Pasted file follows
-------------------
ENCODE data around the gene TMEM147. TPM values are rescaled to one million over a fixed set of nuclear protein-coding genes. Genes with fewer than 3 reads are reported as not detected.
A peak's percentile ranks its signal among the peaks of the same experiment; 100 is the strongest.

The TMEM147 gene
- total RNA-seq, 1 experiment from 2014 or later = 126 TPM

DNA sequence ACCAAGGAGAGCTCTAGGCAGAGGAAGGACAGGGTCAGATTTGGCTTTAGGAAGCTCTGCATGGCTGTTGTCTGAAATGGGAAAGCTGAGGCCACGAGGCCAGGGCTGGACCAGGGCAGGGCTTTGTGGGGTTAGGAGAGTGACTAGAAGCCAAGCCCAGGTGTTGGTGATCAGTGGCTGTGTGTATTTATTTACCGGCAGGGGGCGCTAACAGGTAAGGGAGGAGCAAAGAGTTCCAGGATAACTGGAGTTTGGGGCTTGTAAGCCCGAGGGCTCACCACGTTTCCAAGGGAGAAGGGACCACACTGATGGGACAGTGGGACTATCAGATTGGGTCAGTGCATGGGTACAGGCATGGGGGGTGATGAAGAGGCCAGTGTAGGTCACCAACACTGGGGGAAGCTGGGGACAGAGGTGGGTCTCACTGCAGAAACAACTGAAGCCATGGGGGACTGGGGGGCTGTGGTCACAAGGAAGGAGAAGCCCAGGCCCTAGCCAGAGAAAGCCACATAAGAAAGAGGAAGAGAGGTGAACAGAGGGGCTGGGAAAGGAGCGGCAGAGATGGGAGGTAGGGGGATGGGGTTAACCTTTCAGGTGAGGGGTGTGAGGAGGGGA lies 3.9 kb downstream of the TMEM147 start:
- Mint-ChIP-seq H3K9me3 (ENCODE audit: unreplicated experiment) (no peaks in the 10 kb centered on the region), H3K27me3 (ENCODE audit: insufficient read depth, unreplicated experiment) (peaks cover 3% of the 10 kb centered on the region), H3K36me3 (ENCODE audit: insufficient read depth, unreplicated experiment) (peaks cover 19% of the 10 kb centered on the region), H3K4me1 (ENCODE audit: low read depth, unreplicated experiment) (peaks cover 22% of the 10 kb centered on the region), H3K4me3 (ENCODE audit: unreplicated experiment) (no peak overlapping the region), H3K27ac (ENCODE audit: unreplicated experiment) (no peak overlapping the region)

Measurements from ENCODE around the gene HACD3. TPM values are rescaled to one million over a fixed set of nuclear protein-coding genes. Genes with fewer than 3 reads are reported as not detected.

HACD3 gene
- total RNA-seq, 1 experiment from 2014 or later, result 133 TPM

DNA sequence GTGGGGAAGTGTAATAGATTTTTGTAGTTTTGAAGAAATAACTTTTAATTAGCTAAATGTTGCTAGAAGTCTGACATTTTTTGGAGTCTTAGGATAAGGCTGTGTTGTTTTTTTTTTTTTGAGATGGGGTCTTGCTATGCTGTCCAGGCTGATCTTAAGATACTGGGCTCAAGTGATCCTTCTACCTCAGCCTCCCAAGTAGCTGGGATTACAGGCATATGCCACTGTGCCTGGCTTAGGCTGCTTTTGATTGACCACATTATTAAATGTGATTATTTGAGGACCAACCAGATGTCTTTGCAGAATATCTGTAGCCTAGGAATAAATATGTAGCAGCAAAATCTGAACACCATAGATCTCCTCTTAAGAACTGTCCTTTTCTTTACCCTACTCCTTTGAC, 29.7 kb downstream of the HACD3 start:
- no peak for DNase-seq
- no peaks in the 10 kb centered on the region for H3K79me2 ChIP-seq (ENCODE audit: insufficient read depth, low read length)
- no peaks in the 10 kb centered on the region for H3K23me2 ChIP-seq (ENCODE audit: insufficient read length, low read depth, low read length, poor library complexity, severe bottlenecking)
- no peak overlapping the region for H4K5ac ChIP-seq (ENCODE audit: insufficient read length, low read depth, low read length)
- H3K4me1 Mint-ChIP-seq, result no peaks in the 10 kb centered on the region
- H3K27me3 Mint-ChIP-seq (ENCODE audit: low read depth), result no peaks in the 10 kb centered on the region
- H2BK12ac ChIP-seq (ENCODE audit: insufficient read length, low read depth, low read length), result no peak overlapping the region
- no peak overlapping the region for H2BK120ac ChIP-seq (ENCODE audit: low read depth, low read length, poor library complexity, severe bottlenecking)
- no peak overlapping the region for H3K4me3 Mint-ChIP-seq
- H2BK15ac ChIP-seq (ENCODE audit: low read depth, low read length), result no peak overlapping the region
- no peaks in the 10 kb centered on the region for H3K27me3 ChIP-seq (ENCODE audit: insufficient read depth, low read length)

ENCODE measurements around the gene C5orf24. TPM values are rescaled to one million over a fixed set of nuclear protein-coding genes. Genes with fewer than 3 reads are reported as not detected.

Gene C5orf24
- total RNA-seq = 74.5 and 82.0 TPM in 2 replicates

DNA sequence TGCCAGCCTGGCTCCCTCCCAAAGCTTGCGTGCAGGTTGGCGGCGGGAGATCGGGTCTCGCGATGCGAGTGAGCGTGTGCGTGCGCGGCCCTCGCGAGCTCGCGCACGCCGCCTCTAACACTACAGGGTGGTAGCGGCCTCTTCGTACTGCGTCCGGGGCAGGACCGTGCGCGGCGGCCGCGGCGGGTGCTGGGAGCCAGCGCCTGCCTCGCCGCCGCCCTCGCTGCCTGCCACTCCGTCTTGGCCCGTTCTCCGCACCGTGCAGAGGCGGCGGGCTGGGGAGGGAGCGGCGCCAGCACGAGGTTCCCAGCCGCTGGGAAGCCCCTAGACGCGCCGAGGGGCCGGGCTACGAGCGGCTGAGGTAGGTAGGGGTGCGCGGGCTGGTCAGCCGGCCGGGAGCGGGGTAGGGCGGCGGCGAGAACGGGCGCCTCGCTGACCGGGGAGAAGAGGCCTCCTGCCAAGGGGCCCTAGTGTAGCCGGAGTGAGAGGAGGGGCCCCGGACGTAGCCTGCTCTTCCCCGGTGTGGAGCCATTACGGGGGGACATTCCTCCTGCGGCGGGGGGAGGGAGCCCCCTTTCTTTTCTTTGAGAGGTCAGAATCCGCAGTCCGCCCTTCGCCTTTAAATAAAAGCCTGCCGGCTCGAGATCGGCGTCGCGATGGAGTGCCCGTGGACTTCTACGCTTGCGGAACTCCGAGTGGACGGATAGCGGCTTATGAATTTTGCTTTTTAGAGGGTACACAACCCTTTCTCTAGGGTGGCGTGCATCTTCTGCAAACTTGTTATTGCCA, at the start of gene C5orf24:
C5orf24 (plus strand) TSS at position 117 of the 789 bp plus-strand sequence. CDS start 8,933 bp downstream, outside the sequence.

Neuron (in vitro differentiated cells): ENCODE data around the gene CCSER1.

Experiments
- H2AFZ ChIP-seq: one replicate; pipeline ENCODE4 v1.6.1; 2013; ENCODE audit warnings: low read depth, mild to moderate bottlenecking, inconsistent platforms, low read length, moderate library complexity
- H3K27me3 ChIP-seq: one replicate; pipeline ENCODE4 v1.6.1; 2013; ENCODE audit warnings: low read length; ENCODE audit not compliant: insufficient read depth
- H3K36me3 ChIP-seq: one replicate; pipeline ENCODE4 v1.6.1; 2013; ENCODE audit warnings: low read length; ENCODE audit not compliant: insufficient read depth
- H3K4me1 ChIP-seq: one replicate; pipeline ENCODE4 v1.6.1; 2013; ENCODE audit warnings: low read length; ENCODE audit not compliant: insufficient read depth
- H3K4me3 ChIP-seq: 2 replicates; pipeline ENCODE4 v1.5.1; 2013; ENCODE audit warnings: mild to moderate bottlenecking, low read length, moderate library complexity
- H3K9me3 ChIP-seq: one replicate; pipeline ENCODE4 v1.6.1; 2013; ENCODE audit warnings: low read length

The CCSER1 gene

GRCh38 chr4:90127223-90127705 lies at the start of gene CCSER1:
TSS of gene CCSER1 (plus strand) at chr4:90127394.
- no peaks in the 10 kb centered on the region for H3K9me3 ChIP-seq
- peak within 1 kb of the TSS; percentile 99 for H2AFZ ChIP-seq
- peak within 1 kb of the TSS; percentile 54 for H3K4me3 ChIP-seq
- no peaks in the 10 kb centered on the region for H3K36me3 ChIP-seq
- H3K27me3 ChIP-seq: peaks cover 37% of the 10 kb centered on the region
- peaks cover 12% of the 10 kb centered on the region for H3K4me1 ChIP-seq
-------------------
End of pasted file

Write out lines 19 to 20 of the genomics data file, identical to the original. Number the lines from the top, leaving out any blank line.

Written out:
- no peak overlapping the region for H3K4me3 Mint-ChIP-seq
- H2BK15ac ChIP-seq (ENCODE audit: low read depth, low read length), result no peak overlapping the region